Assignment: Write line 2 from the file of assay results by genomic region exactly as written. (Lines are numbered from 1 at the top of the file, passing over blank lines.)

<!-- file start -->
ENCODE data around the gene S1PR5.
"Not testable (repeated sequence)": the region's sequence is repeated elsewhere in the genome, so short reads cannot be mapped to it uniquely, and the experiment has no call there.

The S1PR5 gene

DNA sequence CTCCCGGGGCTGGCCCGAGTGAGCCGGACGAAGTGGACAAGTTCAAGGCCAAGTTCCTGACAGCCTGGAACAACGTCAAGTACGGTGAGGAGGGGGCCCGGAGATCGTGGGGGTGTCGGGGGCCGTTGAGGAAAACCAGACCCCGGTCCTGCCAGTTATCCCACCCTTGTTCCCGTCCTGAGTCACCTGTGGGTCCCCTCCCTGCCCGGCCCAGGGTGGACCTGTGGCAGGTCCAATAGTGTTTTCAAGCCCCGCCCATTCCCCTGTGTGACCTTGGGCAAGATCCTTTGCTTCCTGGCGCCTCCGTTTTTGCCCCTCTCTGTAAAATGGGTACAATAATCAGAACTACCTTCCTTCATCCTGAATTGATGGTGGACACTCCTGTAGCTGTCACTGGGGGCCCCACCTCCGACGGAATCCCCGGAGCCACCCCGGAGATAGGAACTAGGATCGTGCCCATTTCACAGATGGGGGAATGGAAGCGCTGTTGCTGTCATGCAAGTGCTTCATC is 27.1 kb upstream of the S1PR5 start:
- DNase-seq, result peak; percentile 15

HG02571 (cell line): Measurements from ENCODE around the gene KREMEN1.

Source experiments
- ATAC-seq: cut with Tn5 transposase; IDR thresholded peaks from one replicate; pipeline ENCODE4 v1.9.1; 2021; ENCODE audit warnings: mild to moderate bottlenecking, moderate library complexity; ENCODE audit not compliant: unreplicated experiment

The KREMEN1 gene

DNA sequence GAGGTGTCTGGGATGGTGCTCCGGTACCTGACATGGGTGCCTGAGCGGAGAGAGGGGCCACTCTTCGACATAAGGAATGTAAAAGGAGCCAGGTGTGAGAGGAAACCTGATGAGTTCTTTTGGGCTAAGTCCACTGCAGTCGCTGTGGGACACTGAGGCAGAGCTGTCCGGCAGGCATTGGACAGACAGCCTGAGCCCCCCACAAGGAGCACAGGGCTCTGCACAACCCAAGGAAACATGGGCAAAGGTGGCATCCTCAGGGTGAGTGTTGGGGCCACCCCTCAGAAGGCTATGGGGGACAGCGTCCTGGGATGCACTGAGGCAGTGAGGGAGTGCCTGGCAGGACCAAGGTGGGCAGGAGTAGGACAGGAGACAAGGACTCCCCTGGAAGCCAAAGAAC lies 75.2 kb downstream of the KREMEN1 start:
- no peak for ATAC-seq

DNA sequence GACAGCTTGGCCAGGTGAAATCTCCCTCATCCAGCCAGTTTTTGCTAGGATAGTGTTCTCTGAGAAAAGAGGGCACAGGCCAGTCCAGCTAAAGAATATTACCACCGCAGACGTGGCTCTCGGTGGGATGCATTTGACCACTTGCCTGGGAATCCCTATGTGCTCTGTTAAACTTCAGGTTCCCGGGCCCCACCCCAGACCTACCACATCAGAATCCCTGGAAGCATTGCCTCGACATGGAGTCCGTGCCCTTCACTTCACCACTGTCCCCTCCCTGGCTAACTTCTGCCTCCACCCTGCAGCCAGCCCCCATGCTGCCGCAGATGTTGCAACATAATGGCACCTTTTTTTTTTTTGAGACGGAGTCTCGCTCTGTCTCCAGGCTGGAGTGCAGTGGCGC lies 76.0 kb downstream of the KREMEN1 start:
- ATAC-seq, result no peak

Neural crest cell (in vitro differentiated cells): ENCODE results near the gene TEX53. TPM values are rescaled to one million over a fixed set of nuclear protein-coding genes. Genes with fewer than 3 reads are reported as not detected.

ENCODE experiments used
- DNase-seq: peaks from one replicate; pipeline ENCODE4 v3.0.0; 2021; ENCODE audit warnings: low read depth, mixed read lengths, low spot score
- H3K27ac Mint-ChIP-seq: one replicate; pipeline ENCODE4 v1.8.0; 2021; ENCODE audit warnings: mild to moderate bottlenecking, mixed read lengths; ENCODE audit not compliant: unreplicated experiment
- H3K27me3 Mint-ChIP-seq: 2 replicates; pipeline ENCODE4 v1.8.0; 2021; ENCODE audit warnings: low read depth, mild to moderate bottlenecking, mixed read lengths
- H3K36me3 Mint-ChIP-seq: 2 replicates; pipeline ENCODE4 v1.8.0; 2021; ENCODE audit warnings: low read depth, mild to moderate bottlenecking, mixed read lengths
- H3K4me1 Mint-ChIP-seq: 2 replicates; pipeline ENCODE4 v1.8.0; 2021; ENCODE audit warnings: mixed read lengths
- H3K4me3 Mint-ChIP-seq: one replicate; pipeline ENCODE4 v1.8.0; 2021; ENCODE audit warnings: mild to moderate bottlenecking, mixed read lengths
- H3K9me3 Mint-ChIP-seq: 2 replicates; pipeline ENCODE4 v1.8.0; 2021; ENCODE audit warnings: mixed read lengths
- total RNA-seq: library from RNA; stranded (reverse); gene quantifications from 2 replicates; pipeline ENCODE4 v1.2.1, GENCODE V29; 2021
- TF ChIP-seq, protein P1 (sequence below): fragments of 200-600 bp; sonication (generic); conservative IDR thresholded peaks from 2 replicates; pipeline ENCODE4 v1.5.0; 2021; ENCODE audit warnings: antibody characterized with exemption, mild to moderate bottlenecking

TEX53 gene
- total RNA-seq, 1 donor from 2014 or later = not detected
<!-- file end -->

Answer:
"Not testable (repeated sequence)": the region's sequence is repeated elsewhere in the genome, so short reads cannot be mapped to it uniquely, and the experiment has no call there.